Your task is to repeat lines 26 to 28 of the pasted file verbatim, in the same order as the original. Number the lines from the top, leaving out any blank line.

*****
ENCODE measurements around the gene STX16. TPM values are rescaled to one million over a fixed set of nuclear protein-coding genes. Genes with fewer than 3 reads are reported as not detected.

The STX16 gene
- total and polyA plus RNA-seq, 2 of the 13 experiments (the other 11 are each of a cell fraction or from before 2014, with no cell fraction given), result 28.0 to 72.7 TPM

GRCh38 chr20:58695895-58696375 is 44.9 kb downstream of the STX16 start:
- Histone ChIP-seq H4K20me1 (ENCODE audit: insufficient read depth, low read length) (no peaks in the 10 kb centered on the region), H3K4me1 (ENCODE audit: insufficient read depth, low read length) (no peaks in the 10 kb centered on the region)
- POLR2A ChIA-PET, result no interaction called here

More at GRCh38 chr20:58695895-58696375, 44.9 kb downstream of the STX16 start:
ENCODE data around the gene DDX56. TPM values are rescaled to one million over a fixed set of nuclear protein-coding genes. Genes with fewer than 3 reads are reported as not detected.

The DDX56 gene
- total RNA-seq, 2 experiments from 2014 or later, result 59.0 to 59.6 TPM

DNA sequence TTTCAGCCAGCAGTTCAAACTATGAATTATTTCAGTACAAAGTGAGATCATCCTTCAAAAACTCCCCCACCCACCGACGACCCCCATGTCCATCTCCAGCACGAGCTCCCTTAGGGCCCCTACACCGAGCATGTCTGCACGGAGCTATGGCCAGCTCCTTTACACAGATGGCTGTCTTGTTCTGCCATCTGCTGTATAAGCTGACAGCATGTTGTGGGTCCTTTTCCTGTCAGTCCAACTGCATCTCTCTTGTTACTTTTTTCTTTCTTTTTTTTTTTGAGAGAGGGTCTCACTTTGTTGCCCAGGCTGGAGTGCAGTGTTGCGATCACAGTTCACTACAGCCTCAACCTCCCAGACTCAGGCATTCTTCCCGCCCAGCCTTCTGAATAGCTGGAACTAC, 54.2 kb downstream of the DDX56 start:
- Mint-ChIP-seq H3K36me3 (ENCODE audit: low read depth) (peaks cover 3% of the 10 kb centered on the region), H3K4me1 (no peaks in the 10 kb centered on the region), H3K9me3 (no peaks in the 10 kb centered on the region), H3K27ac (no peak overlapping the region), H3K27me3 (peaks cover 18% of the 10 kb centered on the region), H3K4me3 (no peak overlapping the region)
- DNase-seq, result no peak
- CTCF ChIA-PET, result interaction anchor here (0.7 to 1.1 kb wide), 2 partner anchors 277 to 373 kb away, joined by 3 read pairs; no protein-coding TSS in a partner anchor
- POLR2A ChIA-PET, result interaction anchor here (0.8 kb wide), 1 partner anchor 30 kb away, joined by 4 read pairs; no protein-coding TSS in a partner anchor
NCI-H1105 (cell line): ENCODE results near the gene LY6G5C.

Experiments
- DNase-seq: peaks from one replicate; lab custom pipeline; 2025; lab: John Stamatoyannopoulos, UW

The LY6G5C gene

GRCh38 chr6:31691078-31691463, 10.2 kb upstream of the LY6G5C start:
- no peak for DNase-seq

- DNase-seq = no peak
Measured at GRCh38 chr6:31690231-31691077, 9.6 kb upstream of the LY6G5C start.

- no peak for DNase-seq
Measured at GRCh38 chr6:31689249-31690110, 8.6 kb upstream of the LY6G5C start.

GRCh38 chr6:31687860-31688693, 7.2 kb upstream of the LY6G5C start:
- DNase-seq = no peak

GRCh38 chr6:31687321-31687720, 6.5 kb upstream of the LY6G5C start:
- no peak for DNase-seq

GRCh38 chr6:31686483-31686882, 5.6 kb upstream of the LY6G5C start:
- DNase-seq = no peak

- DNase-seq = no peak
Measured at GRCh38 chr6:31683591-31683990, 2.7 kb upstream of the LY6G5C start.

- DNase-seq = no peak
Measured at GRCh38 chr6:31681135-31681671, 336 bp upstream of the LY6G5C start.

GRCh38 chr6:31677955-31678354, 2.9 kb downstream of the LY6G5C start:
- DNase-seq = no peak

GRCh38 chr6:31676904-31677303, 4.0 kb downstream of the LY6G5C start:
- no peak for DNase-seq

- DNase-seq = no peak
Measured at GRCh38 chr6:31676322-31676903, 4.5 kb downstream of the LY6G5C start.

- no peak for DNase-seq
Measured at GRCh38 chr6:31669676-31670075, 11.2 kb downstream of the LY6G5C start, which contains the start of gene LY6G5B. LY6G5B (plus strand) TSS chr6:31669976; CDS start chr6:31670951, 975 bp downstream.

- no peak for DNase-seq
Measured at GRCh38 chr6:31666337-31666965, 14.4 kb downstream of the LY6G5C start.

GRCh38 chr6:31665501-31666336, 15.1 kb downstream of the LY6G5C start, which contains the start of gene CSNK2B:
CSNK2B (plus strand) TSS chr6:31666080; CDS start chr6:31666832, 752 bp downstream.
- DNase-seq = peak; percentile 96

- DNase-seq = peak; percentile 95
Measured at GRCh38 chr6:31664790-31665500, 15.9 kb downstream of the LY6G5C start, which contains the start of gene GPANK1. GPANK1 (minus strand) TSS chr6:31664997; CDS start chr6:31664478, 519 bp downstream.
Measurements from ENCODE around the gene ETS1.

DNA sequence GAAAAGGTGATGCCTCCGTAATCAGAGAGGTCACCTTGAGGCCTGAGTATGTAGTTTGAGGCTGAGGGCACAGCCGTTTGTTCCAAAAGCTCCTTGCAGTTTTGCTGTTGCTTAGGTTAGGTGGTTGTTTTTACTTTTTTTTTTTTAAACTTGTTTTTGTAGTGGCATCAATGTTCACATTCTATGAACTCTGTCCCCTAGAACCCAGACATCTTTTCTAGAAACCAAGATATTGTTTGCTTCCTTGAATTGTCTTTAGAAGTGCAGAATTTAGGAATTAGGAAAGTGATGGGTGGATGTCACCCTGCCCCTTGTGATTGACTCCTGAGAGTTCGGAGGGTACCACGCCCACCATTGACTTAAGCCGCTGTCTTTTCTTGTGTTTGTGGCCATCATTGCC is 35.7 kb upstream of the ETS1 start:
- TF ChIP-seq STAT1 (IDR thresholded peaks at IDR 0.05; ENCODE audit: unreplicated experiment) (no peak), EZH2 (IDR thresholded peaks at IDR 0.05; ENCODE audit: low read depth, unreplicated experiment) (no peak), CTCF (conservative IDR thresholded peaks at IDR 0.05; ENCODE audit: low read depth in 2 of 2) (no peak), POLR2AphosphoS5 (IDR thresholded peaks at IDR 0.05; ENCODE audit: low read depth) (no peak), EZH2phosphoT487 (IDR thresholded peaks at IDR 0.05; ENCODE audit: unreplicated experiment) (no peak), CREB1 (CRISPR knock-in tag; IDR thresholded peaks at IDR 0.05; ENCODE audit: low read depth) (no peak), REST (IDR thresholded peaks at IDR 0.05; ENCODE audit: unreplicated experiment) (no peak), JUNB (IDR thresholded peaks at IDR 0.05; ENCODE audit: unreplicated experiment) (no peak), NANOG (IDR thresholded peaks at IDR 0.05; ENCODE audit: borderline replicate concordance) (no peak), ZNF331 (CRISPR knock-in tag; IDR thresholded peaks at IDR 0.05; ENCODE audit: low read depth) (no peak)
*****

GRCh38 chr6:31687860-31688693, 7.2 kb upstream of the LY6G5C start:
- DNase-seq = no peak

GRCh38 chr6:31687321-31687720, 6.5 kb upstream of the LY6G5C start: